Survey Says: Majority Of Americans Believe Employee Health Insurance Plans Should Cover Birth Control

The vast majority of voters – 82 percent – think birth control should be covered in health insurance plans, even if employers are morally opposed to it.

That’s according to a new survey released this month by research communications team PerryUndem and highlighted in this Rewire article. The survey outlines the views of voters on birth control access and religious objections.

Nearly all voters – 96 percent – support women having access to birth control. Ninety percent of voters say birth control is not a religious issue for them, including high majorities of voters who said they are Catholic or regularly attend church services.

Just over 70 percent of respondents said they support the current Affordable Care Act (ACA) benefit that ensures employers include birth control coverage in their health insurance plans at no cost to employees.

And yet, President Donald Trump and his administration are trying to curtail women’s access to birth control. In October, the Department of Health and Humans Services issued new regulations that allow employers and universities to use religion as an excuse to deny employees and students birth control coverage in their health insurance plans.

Religious freedom gives us the right to believe or not as we see fit, but it does not give us the right to harm or discriminate against others. There’s no doubt who will be harmed by these new rules: women – especially low-income women who will no longer be able to afford basic, critical health care. This is discrimination, plain and simple.

AU staff members joined a #HandsOffMyBC rally in Washington, D.C., this fall to stand up for women's rights.

That’s why Americans United, partnering with the National Women’s Law Center and the law firm Dentons, filed a federal lawsuit, Shiraef v. Hargan, to challenge Trump’s rules. We’re representing five women whose access to birth control is at risk: three University of Notre Dame students, including doctoral student Mary Shiraef; Alicia Baker of Indiana, a church employee whose insurance provider objects to some forms of birth control; and an employee of an Illinois university.

Our lawsuit explains that the rules are unconstitutional because they preference certain religious beliefs over others and excessively entangle the government and religion; they discriminate against women on the basis of sex and religion; and they violated legally required procedures for adopting new rules.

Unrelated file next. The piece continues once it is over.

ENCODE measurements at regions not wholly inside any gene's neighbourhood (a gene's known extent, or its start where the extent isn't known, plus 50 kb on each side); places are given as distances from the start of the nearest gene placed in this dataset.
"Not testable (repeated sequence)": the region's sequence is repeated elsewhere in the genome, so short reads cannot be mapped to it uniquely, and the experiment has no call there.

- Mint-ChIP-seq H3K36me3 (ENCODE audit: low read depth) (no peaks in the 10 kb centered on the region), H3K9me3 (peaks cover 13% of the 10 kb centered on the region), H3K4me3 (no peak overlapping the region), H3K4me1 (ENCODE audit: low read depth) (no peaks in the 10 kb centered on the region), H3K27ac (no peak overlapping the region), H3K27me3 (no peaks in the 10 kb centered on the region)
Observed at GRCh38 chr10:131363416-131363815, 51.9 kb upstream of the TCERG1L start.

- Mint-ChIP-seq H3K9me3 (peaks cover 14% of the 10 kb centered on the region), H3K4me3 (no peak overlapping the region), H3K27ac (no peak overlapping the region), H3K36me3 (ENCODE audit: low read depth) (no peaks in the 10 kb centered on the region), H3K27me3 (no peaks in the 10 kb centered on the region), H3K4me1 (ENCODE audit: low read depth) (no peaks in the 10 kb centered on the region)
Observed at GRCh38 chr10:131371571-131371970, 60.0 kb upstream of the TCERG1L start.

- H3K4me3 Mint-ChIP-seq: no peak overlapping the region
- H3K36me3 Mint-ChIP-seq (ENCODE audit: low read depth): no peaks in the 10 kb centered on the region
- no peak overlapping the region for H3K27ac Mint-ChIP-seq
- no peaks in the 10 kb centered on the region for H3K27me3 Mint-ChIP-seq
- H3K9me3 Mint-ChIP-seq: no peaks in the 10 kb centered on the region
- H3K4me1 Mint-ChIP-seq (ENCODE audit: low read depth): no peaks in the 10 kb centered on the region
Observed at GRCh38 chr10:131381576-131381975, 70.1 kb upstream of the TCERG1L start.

Most Americans understand that birth control is a vital component of women’s health care. It allows them to decide when and whether to start or grow their family, protects their health by treating common medical conditions and contributes to women’s equality by allowing them to pursue education and careers and even increases the chance they will earn more money.

We explained all of this to HHS earlier this month when we submitted comments objecting to the new rules. In fact, more than a half-million people submitted comments objecting to the new rules. And as the PerryUndem survey noted, this isn’t just a women’s issue – 67 percent of voters also believe birth control access affects men’s lives, families and futures as well.

“These data confirm our hunch that birth control is uncontroversial among a large majority of the electorate,” the survey’s authors concluded. “Even large majorities of Catholic voters support access to birth control and do not consider birth control a religious issue in their own lives. More controversial are policies that may limit access to affordable contraceptives.”

Three-quarters of the survey’s respondents said employers should not be involved in their employees’ health care decisions. Women should have the sole right to make decisions about their own bodies and health care – not their bosses, universities or politicians.

To learn more about this issue, visit our Protect Thy Neighbor project. AU will continue to fight any attempts to trample religious freedom and equality.